Corn is the top bullish bet among agricultural commodities for 2018, followed by lean hogs, Rabobank said, in a briefing which cautioned over the potential for market influences from La Nina to freight.
The bank, in its annual briefing on year-ahead price forecasts, said that Chicago corn futures were in 2018-19 “likely to spend considerably more time above $4.00 a bushel” than during the previous two seasons.
The forecast reflected an expectation of world corn stocks falling below 200m tonnes in 2018-19 for the first time in five years, “allowing for some price support”, although most of the decline will be recorded in China, whose inventories are less sensitive for world prices.
The outlook sees corn sowings in the US, the top producer, easing by 500,000 acres to 89.9m acres, losing out to spring wheat, which is seen being favoured by current price dynamics.
Acres are seen falling in Argentina too, as growers switch to soybeans, although Brazilian area will rebound by 400,000 hectares from levels constrained to 17m hectares this year by dryness, including the knock-on effects on safrinha corn sowings of late soybean seedings.
Hogs vs cattle
In Chicago lean hogs, the bank forecast prices recovering from an average of 59 cents a pound in the current quarter to 78 cents a pound in the April-to-July period of next year, supported by strong demand from both the US and export markets.
“The recent strength in US domestic demand should carry into 2018, as pork remains an important traffic driver in a highly competitive retail market,” the bank said, forecasting exports too gaining 3.7% next year thanks to “high demand in the key destinations of Mexico, China and Japan”.
The upbeat forecast, which allowed for 3.8% growth in US hog production next year, contrasted with a downbeat outlook on live cattle futures, which Rabobank rated as its second most bearish bet, behind palm oil.
While forecasting a drop in US beef production growth next year to 3%, from 4% this year, the bank flagged “risks” including “any indications of a slowing economy”, dollar strength, and “uncertainty” over US trade agreements.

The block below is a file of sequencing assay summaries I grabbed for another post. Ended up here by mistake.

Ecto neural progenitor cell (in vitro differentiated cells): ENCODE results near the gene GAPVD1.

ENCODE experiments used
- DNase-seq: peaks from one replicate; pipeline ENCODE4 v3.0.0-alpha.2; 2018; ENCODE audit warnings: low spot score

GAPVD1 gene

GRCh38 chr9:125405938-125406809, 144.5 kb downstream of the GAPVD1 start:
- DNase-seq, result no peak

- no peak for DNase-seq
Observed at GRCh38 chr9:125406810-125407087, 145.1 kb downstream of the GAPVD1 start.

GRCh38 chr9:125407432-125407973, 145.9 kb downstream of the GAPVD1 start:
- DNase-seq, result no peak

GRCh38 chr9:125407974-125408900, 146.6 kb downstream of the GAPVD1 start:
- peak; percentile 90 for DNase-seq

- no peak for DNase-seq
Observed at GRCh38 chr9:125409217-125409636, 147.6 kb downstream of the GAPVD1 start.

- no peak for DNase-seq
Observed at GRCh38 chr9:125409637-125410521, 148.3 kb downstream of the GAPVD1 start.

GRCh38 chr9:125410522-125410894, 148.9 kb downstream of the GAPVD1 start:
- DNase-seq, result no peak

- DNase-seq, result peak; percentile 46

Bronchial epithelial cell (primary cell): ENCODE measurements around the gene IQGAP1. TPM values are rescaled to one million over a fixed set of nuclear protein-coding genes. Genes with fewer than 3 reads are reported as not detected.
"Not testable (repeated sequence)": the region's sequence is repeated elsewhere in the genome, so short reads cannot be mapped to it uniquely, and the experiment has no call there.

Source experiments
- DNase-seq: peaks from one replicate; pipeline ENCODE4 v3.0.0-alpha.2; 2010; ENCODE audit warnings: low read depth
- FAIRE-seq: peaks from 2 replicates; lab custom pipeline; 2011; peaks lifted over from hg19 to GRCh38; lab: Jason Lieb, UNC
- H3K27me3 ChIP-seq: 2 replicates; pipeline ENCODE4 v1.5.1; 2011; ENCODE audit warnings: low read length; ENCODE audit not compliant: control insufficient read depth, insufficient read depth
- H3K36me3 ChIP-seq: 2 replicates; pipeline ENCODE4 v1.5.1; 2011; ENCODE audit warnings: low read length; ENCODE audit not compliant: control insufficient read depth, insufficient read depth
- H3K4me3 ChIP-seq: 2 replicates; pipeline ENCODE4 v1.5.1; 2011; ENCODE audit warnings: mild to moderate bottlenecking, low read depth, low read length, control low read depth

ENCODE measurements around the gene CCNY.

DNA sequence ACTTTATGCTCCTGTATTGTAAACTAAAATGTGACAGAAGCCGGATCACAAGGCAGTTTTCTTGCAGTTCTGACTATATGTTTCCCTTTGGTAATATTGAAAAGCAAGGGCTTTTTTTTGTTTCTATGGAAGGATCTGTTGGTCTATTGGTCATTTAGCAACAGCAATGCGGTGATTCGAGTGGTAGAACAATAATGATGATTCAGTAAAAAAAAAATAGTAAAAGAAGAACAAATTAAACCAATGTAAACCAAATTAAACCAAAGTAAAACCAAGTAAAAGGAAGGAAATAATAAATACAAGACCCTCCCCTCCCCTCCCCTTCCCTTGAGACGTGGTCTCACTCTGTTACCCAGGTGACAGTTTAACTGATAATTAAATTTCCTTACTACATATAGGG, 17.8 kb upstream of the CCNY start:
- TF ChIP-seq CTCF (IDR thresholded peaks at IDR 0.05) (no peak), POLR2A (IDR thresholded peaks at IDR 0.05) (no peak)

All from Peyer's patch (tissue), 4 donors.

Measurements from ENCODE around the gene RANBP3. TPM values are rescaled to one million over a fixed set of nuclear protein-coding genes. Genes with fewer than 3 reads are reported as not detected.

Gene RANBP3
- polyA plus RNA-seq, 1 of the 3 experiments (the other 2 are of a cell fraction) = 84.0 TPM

‘Marginal price strength’
Chicago wheat was rated among one of the more bullish bets, with the bank forecasting “marginal price strength for global futures in the 12-month period, albeit below the forward curve… as exportable world stocks erode for the first time in six years”.
The forecast assumes that a retreat in production - largely in the Black Sea as yields retreat from this year’s bumper levels – combined with rising demand will bring a deficit of 7.5m tonnes in global output, excluding China, whose supplies, in being unavailable to the world market, are seen as less important in price setting.
Still, Russian exports, forecast at a record 33m tonnes this season, could top 30m tonnes in 2018-19 too, supported by strong carryout stocks from the record, recent harvest.
‘Mildly supportive for prices’
Rabobank was more neutral on soybeans, saying that global biodiesel policy, growth in feed demand and rising world trade were “likely to be mildly supportive for prices in the 2018-19 season as global balance sheets contract”.
Indeed, there is “potential for Chicago prices to remain above $10 a bushel for longer periods of time than in the past two seasons”, although the bank highlighted that price prospects would be “capped” by stocks likely to remain “historically high”.
The forecast assumed an easing of 300,000 acres to 89.9m acres in US soybean seedings next year, but growth of 2.3m tonnes to 98.3m tonnes in Chinese imports in 2018-19.
However, elsewhere in the oilseeds complex, Rabo was downbeat on palm oil prices, which it said face “a bearish outlook through 2018 as global production rises 10% year on year, overtaking demand growth”.
The forecast - which sees Kuala Lumpur prices ending next year around 2,400 ringgit a tonne, compared with a current value of 2,644 a tonne for a benchmark contract – reflects expectations of 13% growth in Malaysian palm oil output, and 9% expansion in Indonesia as the hangover from El Nino-related dryness continues to wear off.
‘Key role in price volatility’
Indeed, La Nina, which has a history of boosting South East Asian palm oil output, could prove a broad agricultural commodity theme, the bank said, amid growing La Nina expectations.
“Should it develop further, La Nina could be a significant source of price volatility for commodities, ranging from palm oil… to row crops across the Americas, where dryness can occur in southern US states and parts of Argentina and southern Brazil”.
The bank also flagged that global trade policy would “play a key role in price volatility and commodity trade flows” next year, with the potential for further such effects as seen this year on vegetable oil markets from US tariffs on Argentina and Indonesian biodiesel.
And global freight rates “could have an increasing influence” on trade, Rabobank said, viewing that “increasing time charter rates as well as high bunker fuel costs will lead to higher freight costs in coming years.
“As a result, we are likely to see a shift in the movement of commodities worldwide, with higher freight rates eroding the competitiveness of exports which come from further afield.”
Rabobank’s soft commodities price forecasts will be reported by Agrimoney in a separate article.